Fashion beckons to nurture the aching soul with its transformative power - Little Shilpa

Believing fashion is not an industry-governed business but instead a 'cultural phenomenon', Fynnandmathis are not so inspired not by the clothes people wear but the way they wear them, as proven by their fashion portfolio, which concentrates on working closely with communities to style pre-loved clothing. Ideas are then presented on a makeshift runway with the duo using everyday people as models. Their selection, so far, has included manual labourers, taxi drivers, parents, children and friends of the brand, all of whom gathered in Herlinghaus' house as part of the duo's first-ever fashion show, which was entirely self-funded.

At the exhibition opening, we asked them how they see the concept working out in the long term or how they'd react if a more prominent brand with money offered to support them - a contract by which accepting would go against the very principles Fynnandmathis is founded upon. 'We care about our values the most', replied Mathis Hadji. 'This is all about being community-led and not-for-profit. I'd rather work in a pizzeria than sell this concept and therefore, my soul, to H&M.' Fynnandmathis' wishful plans to forge a brand that refuses to revolve around traditional concepts is part genius, part naive; for as long as the fashion conglomerate exists, the industry will be driven by money and profit over creativity.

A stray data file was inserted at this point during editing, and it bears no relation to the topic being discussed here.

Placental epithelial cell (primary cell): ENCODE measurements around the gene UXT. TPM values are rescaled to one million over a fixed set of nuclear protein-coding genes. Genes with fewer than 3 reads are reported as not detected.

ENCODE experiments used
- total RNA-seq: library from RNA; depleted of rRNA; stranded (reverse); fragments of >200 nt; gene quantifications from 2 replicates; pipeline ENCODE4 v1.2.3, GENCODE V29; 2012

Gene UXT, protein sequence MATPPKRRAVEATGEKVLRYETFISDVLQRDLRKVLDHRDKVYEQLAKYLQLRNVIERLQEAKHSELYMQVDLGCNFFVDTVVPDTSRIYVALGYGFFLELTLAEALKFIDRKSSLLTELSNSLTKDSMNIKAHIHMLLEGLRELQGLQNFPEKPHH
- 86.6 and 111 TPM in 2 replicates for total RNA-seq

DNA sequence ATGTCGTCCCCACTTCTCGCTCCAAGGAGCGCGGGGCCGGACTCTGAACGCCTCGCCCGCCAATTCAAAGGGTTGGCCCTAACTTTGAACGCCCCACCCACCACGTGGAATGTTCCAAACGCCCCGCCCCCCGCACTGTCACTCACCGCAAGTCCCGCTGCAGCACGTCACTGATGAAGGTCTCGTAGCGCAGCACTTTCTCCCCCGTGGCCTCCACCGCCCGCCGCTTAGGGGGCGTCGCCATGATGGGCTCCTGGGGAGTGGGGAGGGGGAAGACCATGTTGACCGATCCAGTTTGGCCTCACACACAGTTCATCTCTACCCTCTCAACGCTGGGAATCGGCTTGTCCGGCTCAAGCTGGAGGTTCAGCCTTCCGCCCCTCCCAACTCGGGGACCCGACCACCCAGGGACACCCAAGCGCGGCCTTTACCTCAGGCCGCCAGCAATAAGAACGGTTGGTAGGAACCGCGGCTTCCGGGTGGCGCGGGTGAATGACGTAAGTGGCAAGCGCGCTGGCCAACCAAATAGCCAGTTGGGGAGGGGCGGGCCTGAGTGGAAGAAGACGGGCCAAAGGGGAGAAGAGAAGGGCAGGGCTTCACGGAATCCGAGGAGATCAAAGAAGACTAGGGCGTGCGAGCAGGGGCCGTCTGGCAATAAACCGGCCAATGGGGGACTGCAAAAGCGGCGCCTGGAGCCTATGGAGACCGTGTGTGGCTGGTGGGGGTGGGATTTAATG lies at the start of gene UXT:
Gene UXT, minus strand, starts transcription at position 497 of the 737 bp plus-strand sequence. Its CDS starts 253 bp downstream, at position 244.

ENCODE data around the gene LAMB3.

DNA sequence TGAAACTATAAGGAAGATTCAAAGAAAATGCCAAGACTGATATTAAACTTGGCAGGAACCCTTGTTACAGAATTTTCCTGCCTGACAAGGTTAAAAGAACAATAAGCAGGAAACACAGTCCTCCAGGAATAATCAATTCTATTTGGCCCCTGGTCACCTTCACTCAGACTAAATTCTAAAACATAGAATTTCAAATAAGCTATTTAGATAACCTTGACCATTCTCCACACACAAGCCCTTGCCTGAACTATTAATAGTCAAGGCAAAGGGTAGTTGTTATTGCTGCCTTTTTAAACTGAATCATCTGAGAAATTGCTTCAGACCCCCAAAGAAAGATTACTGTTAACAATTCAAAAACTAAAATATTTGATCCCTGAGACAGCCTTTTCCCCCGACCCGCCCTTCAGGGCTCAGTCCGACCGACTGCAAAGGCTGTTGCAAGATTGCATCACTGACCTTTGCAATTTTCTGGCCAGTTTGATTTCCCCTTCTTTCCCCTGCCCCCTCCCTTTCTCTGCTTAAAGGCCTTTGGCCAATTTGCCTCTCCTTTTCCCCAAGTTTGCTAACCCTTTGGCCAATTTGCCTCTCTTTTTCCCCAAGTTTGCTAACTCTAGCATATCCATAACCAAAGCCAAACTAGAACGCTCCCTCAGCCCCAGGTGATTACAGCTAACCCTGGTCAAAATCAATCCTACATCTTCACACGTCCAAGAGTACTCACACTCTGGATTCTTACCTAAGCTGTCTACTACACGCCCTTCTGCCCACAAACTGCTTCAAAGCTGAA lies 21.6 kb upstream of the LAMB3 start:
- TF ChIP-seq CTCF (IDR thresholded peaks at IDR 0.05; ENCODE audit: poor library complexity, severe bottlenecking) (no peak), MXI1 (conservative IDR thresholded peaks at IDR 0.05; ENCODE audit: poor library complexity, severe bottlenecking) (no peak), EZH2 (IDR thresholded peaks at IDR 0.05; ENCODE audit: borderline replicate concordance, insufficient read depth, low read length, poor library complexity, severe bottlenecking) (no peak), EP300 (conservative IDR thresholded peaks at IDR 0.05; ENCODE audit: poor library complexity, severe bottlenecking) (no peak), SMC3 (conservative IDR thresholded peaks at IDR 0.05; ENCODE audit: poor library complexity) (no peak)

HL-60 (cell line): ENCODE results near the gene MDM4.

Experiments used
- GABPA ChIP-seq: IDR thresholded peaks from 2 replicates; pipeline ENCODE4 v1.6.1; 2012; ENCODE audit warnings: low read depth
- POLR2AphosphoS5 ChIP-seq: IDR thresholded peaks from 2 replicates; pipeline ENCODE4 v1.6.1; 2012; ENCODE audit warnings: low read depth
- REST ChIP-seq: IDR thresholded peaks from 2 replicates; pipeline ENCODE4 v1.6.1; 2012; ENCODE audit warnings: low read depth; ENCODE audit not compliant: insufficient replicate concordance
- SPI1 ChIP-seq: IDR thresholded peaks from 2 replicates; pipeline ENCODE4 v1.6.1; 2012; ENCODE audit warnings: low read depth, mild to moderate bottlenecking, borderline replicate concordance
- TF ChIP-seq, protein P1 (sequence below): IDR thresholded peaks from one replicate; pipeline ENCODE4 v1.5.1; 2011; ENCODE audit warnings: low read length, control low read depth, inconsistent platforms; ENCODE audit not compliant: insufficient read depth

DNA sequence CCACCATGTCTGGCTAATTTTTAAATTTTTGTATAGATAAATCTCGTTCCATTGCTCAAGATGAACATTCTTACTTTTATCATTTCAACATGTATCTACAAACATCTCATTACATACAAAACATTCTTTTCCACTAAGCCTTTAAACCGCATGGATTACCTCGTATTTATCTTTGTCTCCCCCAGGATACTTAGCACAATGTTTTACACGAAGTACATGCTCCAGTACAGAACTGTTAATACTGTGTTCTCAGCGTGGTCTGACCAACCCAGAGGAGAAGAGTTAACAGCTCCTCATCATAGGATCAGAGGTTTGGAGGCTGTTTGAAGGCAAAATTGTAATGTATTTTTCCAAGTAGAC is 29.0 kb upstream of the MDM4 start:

'Gay Is Okay' sweater by Justina Semčenkaitė, presented at New Fashion Narratives exhibition

Other works looking to challenge the status quo included Kelly Konings' thoughtful approach to textiles rooted in sound, 'I listen to the sound of the looms, and by listening, you can tell if something is going wrong', she noted and Maria Gilmen's Wild West: Property and Profit project, which stemmed from the Mexican artist's rage at cultural appropriation in fashion.